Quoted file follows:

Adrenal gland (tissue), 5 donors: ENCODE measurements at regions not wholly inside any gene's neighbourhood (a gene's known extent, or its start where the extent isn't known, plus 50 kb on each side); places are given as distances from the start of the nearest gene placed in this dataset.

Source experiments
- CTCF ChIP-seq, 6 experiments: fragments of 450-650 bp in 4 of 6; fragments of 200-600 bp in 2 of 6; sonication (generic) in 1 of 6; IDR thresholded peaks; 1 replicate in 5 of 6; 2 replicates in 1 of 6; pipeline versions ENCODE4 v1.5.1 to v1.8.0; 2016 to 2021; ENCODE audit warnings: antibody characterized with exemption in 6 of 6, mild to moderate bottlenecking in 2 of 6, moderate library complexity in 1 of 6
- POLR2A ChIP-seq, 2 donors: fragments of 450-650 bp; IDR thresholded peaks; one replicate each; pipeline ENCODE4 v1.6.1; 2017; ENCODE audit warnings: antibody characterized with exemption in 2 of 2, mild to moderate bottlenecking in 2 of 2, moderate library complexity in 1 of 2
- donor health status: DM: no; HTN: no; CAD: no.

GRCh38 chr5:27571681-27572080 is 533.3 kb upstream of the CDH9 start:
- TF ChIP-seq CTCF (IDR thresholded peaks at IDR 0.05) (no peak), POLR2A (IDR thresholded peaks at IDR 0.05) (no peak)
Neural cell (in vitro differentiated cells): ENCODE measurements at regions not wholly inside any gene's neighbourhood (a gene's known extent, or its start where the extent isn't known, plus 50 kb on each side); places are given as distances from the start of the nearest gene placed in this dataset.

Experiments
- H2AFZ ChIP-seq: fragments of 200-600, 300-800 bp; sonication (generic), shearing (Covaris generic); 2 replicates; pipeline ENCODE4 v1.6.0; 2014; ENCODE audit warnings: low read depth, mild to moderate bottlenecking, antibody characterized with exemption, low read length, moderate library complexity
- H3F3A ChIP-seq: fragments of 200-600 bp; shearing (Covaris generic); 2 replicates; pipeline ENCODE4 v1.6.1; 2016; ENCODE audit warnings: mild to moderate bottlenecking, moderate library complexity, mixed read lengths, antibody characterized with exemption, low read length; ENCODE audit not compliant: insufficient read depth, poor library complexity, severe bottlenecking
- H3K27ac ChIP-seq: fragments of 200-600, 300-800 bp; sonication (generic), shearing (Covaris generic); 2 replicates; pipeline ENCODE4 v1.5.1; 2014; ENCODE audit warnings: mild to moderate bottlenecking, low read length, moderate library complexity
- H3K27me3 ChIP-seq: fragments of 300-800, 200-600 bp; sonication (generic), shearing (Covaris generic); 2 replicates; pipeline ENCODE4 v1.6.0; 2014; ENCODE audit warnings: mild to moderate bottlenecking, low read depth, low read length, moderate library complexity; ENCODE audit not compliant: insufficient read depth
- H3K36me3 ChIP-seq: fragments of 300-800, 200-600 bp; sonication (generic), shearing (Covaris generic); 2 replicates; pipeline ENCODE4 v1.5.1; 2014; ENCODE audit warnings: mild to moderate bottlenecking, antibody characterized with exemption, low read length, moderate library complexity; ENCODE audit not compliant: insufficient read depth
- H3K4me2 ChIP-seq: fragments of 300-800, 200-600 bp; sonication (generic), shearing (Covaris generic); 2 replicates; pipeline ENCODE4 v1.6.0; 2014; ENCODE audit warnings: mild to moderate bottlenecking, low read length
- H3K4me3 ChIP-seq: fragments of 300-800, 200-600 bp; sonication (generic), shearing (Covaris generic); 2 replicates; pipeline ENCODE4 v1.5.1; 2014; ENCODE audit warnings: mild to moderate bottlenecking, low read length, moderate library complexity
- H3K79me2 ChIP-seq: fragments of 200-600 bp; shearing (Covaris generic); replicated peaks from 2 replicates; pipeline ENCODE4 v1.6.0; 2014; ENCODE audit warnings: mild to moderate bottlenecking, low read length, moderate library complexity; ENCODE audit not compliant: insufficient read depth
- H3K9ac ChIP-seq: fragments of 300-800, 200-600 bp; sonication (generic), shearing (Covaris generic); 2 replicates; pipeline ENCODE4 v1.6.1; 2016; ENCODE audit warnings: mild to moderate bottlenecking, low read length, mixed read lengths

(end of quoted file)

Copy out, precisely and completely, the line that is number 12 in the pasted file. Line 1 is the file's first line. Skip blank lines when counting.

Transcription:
- H3K27ac ChIP-seq: fragments of 200-600, 300-800 bp; sonication (generic), shearing (Covaris generic); 2 replicates; pipeline ENCODE4 v1.5.1; 2014; ENCODE audit warnings: mild to moderate bottlenecking, low read length, moderate library complexity